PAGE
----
Robots have been infiltrating the workplace for decades, but have largely been relegated to industrial applications, such as manufacturing -- especially within the auto industry.
As Honda Motor Co.'s ASIMO shows, however, robots are becoming increasingly complex and adept at performing tasks once deemed impossible by machines (such as climbing stairs and even dancing), suggesting that use of robots on the job may become more widespread.
As Bloomberg Businessweek reported last year, sophisticated robots are already being used in the medical field to help with training, diagnostics and performing surgery. And retailers, such as Gap Inc. and Crate & Barrel, have deployed ottoman-size robots in warehouses -- capable of moving up to 3,000 pounds -- to help fulfill orders more quickly and efficiently.
Many workers fear that robots will lead to fewer job opportunities for workers. But that needn't be the case. Writing in Businessweek, Robotic Industries Association President Jeff Burnstein suggests that rather than merely displacing humans, machines can also create more career opportunities. That's because robots help companies design and build higher quality products, making both the company and its employees more viable in an increasingly global economy.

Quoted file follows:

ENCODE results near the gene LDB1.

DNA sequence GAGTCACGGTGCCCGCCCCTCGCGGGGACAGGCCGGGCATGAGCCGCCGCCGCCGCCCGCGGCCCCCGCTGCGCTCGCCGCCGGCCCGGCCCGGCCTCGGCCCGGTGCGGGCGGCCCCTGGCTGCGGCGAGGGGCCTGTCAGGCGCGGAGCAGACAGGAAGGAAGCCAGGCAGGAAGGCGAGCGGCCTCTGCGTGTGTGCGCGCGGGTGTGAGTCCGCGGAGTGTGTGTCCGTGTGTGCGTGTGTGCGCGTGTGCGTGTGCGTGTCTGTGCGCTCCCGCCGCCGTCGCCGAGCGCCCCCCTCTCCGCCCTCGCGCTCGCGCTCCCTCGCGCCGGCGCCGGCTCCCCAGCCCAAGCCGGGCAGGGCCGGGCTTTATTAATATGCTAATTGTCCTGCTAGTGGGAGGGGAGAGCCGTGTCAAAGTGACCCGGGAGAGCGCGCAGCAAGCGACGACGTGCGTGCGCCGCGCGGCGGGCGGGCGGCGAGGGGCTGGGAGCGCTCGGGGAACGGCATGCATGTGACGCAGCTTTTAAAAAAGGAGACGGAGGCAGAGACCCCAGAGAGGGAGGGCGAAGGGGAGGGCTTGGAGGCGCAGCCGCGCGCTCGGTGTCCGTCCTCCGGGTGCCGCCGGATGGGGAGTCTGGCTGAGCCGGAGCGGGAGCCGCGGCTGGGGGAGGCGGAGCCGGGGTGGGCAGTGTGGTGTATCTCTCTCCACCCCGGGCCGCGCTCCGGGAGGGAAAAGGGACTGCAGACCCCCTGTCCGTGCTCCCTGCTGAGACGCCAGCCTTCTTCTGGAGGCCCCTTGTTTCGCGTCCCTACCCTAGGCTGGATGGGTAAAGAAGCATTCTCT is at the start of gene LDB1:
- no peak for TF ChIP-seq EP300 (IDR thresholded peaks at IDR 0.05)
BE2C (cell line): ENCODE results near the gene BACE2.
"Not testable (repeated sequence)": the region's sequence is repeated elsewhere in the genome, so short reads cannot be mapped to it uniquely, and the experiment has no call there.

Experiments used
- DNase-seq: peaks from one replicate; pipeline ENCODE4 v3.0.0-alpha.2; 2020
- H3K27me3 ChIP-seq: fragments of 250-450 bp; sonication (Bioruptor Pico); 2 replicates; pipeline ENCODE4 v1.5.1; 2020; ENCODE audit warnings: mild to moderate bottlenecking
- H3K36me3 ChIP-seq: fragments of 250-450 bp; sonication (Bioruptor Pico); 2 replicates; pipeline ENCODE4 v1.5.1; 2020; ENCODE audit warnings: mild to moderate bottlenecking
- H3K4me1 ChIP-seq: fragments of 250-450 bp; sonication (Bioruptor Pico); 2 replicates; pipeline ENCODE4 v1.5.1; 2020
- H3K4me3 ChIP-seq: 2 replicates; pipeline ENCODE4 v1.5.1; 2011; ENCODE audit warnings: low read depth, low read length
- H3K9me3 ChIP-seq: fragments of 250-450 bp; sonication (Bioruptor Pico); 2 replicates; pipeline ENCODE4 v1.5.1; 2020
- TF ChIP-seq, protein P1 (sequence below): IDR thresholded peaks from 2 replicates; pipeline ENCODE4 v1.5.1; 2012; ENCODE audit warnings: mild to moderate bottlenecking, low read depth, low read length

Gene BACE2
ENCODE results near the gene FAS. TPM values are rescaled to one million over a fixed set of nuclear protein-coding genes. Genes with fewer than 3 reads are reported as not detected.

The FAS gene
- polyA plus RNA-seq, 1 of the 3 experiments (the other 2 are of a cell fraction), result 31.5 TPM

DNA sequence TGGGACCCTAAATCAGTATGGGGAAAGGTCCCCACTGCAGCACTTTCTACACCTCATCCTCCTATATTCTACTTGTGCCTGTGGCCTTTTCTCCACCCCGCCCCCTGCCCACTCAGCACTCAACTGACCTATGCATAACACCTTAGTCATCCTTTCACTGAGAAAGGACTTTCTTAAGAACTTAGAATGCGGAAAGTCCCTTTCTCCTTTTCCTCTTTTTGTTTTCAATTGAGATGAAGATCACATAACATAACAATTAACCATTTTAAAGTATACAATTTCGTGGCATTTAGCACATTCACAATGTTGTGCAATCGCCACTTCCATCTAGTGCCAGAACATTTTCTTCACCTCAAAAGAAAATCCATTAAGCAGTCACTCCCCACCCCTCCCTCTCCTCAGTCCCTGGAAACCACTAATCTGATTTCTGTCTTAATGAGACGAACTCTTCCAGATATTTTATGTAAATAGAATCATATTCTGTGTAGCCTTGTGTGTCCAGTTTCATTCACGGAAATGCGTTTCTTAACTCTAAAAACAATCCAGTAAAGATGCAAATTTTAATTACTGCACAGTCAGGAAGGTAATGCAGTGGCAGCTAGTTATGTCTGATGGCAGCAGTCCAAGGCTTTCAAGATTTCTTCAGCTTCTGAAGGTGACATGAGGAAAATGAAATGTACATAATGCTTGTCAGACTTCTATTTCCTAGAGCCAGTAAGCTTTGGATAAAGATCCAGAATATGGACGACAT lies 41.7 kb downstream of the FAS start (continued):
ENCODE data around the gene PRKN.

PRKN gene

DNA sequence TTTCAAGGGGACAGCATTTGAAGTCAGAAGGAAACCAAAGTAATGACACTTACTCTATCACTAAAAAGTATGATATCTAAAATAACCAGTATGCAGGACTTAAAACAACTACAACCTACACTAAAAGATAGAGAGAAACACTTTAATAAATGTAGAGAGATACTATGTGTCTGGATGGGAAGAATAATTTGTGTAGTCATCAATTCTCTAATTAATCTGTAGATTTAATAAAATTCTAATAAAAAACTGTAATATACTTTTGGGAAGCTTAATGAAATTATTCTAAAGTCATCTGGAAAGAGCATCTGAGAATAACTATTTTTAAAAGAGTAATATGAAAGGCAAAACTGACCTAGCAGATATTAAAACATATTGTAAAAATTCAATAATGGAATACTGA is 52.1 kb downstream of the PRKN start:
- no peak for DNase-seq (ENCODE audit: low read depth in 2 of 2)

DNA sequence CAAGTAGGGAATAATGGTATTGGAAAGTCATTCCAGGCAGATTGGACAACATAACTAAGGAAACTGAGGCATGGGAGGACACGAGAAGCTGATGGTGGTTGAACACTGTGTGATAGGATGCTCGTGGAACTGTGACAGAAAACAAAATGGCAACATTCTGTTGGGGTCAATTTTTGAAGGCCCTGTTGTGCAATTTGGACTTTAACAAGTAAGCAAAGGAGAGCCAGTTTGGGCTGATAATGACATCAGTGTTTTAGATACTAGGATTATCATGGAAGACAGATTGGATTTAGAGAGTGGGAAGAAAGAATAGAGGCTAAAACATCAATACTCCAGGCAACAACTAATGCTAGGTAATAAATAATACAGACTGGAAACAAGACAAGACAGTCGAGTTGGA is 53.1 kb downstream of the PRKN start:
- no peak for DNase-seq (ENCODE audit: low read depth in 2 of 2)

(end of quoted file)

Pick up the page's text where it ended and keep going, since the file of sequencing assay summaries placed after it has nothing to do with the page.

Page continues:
Secondly, Burnstein says, robots can relieve workers of "dangerous and boring jobs that they shouldn't have to do in the first place," freeing them up for more highly skilled, better paid positions. Moreover, as the need for robots grows, so will the need for engineers to design more of them, creating more jobs for humans.
For more on how robots are transforming the workplace and the kinds of jobs humans do, check out the infographic below.
Don't Miss: Companies Hiring Now
Stories from CNNMoney
- Who Added And Cut The Most Jobs In 2011
- Netflix CEO Reed Hastings: 'We Got Overconfident'
- Jillian Michaels: From Bullied Child To Businesswoman